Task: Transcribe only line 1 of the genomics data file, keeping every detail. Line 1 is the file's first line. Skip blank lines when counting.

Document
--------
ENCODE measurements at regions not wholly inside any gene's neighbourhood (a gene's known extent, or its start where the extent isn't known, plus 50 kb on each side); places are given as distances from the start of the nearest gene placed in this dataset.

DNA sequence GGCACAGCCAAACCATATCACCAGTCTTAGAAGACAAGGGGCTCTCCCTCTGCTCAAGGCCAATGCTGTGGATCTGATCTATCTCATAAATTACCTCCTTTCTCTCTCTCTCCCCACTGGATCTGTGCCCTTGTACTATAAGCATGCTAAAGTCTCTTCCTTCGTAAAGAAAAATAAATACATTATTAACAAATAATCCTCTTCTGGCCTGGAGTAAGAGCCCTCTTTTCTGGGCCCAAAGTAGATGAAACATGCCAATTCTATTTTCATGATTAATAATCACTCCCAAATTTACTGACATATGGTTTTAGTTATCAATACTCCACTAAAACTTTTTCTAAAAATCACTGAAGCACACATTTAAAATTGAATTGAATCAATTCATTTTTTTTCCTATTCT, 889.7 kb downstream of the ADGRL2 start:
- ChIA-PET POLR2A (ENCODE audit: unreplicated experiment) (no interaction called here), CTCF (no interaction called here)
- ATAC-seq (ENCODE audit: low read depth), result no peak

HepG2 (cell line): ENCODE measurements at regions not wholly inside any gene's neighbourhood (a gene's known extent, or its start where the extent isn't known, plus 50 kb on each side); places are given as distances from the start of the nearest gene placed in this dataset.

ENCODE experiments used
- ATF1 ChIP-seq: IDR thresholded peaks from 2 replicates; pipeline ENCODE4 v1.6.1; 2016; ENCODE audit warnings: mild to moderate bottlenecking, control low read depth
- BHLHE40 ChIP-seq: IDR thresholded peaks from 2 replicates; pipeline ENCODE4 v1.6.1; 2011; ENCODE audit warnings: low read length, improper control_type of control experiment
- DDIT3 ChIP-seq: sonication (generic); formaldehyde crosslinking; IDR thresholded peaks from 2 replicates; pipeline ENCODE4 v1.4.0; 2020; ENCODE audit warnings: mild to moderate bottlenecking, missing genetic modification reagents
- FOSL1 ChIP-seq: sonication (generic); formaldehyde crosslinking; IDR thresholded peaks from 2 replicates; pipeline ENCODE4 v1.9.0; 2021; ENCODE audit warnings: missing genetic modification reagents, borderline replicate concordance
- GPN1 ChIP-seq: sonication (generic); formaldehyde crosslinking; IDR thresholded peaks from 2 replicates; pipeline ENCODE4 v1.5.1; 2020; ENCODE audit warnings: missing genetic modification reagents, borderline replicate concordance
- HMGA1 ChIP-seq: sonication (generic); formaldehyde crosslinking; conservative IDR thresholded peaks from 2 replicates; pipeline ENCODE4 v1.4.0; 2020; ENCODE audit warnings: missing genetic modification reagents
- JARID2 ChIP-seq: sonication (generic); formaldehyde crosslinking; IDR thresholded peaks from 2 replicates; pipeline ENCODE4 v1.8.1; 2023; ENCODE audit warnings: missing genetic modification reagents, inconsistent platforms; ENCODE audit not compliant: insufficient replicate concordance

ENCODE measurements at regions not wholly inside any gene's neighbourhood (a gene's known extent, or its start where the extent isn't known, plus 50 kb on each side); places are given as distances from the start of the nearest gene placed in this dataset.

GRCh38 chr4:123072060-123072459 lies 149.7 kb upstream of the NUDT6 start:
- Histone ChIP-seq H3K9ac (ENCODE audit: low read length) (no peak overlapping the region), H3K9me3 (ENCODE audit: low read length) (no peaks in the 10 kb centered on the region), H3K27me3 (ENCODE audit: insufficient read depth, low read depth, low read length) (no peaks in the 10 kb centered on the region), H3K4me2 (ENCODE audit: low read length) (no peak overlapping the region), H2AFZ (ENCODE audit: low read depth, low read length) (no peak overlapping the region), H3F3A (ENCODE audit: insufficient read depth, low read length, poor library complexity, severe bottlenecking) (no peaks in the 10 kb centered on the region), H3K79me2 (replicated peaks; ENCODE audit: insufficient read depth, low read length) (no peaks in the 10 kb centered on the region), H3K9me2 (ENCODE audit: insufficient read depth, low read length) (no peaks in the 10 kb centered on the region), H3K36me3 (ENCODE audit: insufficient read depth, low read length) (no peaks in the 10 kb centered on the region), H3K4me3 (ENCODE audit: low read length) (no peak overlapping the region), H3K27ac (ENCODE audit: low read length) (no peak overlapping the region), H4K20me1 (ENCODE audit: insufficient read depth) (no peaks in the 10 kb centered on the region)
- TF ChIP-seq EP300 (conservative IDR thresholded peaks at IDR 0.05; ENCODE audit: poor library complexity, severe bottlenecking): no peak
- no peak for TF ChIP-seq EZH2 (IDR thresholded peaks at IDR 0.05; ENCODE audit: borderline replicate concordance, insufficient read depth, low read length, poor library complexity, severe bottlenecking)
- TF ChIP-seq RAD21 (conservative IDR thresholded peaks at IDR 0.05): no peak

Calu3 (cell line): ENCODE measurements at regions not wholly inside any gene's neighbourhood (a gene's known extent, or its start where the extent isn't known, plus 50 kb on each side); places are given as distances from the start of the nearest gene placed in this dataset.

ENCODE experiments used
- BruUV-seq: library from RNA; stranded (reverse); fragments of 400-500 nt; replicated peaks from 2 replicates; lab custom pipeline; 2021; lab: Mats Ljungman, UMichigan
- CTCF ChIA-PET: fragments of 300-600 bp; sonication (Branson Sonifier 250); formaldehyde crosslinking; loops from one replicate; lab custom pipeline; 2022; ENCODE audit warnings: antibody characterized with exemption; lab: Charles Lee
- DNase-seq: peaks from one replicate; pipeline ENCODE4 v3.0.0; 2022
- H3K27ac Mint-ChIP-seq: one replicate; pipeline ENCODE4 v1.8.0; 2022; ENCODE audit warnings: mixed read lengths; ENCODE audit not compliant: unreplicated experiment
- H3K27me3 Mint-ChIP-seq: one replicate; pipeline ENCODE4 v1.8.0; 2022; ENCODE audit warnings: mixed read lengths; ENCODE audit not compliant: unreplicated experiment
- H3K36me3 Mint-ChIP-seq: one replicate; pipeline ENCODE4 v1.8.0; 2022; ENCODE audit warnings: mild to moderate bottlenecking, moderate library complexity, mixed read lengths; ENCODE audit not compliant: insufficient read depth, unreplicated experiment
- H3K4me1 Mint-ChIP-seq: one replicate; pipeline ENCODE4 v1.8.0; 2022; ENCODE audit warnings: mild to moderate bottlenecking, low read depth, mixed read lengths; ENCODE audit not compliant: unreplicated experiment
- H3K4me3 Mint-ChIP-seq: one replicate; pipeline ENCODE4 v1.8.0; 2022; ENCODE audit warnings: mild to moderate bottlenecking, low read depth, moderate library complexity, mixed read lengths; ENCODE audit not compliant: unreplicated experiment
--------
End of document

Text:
ENCODE measurements at regions not wholly inside any gene's neighbourhood (a gene's known extent, or its start where the extent isn't known, plus 50 kb on each side); places are given as distances from the start of the nearest gene placed in this dataset.